I have been reading a book by Liz Forkin Bohannon entitled “Beginner’s Pluck” – not “luck” but “pluck” with a “p”. The author has some good insights and she is not afraid to take on some sacred cows in our times and culture. One of these sacred cows is the myth of “finding your passion” in life and she addresses this in a chapter aptly entitled, “Stop Trying to ‘Find Your Passion’”.
Her point is that passion is not found but built. Here I want to share a quote from her book,
The critical difference is this: when you set out to “find” something, it requires that you know what you’re looking for. When we believe in the notion that we will eventually “find” our purpose and passion, we bide our time, living only half alive and gripped by fear. We look to others who have already “found it,” and we get jealous, overwhelmed, and confused when we try to run someone else’s race because we want to end up where they are.
We cling to the narrative of “finding” because it is self-soothing and gives us permission to be passive, and we fall asleep to the world and to the work that is right in front of us.
We can blame our lack of direction and purpose on The Universe and Other Vague External Factors instead of taking responsibility for our own lives and moving forward with courage and intentionality.
When we believe our passion and purpose is waiting to be found, we wait instead of create.
The mentality around creating and building is much different than finding or discovering. Have you ever heard an author describe the process of writing the novel without knowing how the story ends? They don’t talk about the moment when they finally found the perfect last sentence which then gave them permission to start writing. They talk about how each day, they sit down with an openness to where the narrative will go, and they know they must write it into existence. In the end, they sit back and marvel not at their discovery, but at their creation.
Your passion isn’t found in your dreaming. It’s made by your doing.
Here is the connection to this Sunday’s readings. In today’s gospel (Mt. 5:13-16) our Lord says, “You are the salt of the earth … You are the light of the world.” This is not meant to be a nice description we can pat ourselves on the back for. “Hey, look at what the Son of God said we are!” It is not that. It is a task to be lived. How do we recognize it is a task to be lived? Because immediately our Lord then goes on to caution that salt can lose its taste and a light can be hidden.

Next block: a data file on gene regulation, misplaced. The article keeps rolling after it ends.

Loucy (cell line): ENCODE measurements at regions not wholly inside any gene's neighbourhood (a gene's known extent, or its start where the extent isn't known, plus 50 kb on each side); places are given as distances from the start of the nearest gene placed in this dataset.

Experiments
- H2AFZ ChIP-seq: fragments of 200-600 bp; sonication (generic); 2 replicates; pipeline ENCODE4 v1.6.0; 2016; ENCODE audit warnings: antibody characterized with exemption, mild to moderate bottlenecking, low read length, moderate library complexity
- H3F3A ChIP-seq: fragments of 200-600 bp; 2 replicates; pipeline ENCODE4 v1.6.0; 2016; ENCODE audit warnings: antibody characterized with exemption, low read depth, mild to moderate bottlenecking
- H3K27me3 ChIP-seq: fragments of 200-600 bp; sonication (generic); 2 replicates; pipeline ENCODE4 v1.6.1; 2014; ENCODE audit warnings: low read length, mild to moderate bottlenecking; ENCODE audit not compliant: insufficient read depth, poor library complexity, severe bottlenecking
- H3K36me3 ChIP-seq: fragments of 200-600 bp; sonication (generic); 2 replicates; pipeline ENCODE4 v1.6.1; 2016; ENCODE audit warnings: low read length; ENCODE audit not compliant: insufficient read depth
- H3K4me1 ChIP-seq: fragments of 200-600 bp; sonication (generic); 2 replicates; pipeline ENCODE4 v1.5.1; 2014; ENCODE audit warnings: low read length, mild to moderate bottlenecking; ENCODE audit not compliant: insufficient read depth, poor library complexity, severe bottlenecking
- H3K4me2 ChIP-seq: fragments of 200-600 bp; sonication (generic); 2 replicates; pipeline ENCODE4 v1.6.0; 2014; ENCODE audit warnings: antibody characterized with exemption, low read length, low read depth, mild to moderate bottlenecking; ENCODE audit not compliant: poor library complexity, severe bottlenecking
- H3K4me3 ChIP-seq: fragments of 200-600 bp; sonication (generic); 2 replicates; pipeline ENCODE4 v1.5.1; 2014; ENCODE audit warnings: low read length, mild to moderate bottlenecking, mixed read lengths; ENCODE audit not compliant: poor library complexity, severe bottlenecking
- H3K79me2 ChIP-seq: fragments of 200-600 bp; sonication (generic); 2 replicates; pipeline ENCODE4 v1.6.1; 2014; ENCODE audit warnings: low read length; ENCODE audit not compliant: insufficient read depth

This understanding is backed up in the first reading from Isaiah (Is. 58:7-10). “Thus says the Lord: Share your bread with the hungry, shelter the oppressed and the homeless; clothe the naked when you see them, and do not turn your back on your own. Then your light shall break forth like the dawn…” These are all “doing” words, active verbs. They are not passive.
“Salt of the earth” and “Light of the world” are not meant to be nice little descriptions that the Christian can sit comfortably and passively within. They are a task we are given by our Lord himself – tasks to which we will have to give an accounting of.
I like Bohannon’s writing because she is quite honest and she is not afraid to even call herself out. The business she created helps women and girls in impoverished areas around the world but she admits she was not “born” with this passion, rather it grew over time as she made choices, as she investigated and explored things. This is how it really happens. The “Find your Passion” myth often cripples us because it seems so big and daunting from the outset that we just become stuck and not sure what to do. “Forget all that,” says the author and she offers some sound advice from her own life to get beyond that hurdle. “What are you interested in? What intrigues you?” Do the work of exploring that and then see where you go. Both our passion and our purpose our built – not found.
God provides his grace but God does not overwhelm our wills. God wants us to play our part in the equation. We are not meant to be passive bystanders to our lives and our time in this world. This is not what our Lord means when he says we are salt and light. By saying salt and light, our Lord has given us a task that we are each meant to live and to do.